SAN FRANCISCO, Sept 30- Larry Ellison was the main draw for tens of thousands of technology professionals at Oracle Corp's annual conference in San Francisco on Tuesday, where he joked about losing his name after relinquishing his role as the company's CEO.» Read More
The market research firm said HP's 13.1 million PCs shipped in the quarter gave it a 19.1 percent share of the market, up from 16.5 percent a year ago, and marked its fifth straight quarter at the top of the global PC market.
Memory chip maker Micron Technology Incsaid Wednesday that it was entering the market for solid-state drives for use in computer, server and networking devices, sending its shares up more than 6 percent.
Dell said it will sell Google search devices to help companies find information on their networks.
Thought you might find this interesting. It's from the FCC and as it says, it's the official statement from Chairman Kevin J. Martin on Verizon's open network plans: CHAIRMAN MARTIN’S STATEMENT ON VERizon Wireless’S PLANS TO INTRODUCE AN “ANY APPS, ANY DEVICE” OPTION FOR CONSUMERS IN 2008.
Yahoo! better break out the hammers and nails. There's a lot of fence-mending the company needs to do. The day after the so-called Cyber Monday where online merchants usher in their own holiday shopping seasons, thousands of them are trying to get answers from Yahoo! about a payment system outage that left their online cash registers closed.
Verizon's news today that it will offer "open access" to its wireless network is a shot across AT&T's bow, and could be the first major step toward opening what has developed into a kind of "Kremlin" for connectivity. Verizon says by the end of next year, customers will be able to use any wireless device and software applications on its nationwide wireless network that are currently unavailable today.
European Union antitrust regulators suspended their in-depth investigation into IBM's bid to buy Swedish software provider Telelogic, the European Commission said Tuesday.
News doesn't get worse than this for a company like Yahoo. On a day that's arguably one of the most important for online shoppers during the holiday shopping season, the so-called "Cyber Monday," Yahoo's shopping and transaction algorithm appears to be down.
Google enjoyed one of its biggest monthly gains in U.S. Web search market share in October, building on consistent gains over the past two years, according to industry data out on Wednesday.
Qualcomm won a round in its patent battles with wireless phone maker Nokia Wednesday as a U.S. trade court tossed out a lawsuit asking for Qualcomm's chips to be barred from the United States.
As the economy slows, Jeff Krumpelman finds strong promise in the chips. The senior portfolio manager for Fifth Third Asset Management specifically likes Intel. It's a large-cap company with a policy of dividend growth.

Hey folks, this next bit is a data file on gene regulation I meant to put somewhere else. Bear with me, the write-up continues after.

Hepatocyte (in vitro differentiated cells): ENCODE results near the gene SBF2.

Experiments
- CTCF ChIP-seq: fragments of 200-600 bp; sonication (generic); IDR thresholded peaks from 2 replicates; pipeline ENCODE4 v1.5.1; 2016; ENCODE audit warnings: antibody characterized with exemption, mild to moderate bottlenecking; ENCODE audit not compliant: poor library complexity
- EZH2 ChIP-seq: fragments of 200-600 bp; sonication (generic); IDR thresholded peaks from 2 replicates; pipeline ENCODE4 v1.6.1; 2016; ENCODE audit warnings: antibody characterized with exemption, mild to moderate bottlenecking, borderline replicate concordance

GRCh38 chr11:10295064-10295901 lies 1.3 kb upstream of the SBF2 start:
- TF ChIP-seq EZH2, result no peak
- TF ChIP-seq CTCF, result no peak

MTV's "Rock Band" video game took the stage Tuesday, a new entrant in the fast-growing genre of musical games that could boost the fortunes of the flagging music industry.
Hewlett-Packard's better-than-expected quarterly results may raise the bar for competitor Dell, which is more vulnerable to U.S. economic woes and reports earnings next week.
Keith Wirtz, president and chief investment officer of Fifth Third Asset Management expects at least a couple of large-cap winners to stay in the winning column in 2008, including Apple.
SAP, Europe's leading software company, said it was mulling a sale of its TomorrowNow U.S. unit, which is at the centre of a legal battle with arch-rival Oracle.
Hewlett-Packard, the world's largest personal computer maker, reported a higher quarterly profit as notebook PC sales increased.
Xerox said on Monday that it would pay its first quarterly dividend since 2001 and gave a strong earnings outlook for the next two years, driven by demand for digital color printing and services.
U.S. sales of video game hardware and software jumped 73 percent in October, with Nintendo's Wii console regaining its spot as the top-selling console, industry data showed on Thursday.
For a company steeped in making sure you can find out whatever you want when you want, and a company keeping terabyte after terabyte of data on billions of web clicks every month, Google's been the target of privacy rights groups for some time. But make no mistake, when it comes to the upcoming wedding of one of its co-founders, privacy is priority-one for Google.
Oracle, the world's No. 3 software maker, said on Wednesday it is on track to meet its quarterly and long-term financial targets and that it will start shipping a new product early next year.